The central bank of the Philippines has seen little interest from exchanges after instituting a new regulatory framework for digital currencies, according to a recent report.
In an interview with domestic publication Business Mirror, Chuchi Fonacier, who works for the supervision and examination division of the Bangko Sentral ng Pilipinas (BSP), remarked that "less than 10" applications have been submitted since those new rules went into effect in February.
, the BSP stated that companies seeking to start a cryptocurrency exchange service in the country must apply for a license and adhere to anti-money laundering and know-your-customer requirements.
Still, Fonacier's statements indicate that the response has underwhelmed the regulator.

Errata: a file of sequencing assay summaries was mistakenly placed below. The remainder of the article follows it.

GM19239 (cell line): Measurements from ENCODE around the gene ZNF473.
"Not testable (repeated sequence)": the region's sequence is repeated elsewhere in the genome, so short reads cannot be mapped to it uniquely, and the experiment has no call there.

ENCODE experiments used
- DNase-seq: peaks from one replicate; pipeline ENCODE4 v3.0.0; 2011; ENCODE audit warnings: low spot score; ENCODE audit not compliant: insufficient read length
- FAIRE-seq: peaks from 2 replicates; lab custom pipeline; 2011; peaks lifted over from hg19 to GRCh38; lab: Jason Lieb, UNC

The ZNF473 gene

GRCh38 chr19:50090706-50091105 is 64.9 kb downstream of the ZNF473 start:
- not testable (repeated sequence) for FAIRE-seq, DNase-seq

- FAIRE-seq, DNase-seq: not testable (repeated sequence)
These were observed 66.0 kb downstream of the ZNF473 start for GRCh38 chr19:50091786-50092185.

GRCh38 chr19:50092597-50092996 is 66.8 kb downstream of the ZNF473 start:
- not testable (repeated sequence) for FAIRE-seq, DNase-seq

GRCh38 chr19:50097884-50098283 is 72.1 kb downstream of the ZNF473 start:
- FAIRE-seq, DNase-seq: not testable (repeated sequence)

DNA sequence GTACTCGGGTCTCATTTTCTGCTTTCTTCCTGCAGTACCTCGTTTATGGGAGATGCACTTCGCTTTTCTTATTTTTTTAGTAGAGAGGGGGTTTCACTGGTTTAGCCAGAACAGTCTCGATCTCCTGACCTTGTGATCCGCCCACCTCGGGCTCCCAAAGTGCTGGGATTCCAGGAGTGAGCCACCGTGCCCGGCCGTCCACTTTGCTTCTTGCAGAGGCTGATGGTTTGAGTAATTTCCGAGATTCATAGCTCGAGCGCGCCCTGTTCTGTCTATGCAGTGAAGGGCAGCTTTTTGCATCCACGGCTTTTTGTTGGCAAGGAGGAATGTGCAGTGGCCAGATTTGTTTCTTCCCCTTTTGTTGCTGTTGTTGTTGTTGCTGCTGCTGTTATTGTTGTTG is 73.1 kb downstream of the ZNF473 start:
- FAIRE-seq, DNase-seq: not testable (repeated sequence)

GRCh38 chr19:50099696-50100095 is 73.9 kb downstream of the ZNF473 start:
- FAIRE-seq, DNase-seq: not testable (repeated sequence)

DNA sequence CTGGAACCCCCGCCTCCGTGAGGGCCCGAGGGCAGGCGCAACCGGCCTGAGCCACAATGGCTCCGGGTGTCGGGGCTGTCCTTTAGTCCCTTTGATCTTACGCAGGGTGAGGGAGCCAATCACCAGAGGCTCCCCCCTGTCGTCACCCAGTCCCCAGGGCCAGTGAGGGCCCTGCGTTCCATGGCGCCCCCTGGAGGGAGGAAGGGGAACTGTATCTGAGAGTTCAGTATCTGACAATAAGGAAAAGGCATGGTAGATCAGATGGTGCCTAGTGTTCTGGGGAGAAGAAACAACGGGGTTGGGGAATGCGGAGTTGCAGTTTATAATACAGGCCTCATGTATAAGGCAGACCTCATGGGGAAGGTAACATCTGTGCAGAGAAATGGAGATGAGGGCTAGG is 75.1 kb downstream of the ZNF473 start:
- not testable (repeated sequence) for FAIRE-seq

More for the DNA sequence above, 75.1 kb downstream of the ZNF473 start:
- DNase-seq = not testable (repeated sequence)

"We have reviewed the business models of some of the applicants and are awaiting their submission of additional requirements," Fonacier said.
Another potential factor is that besides the license and registration process, BSP is requiring that exchanges periodically submit reports in order to keep close eyes on the trading volume and use of cryptocurrencies in the country.
While no other additional regulations are being considered at this point, Fonacier said the BSP will "continue to monitor developments in this area and stand ready to take appropriate action on significant risks that may arise."
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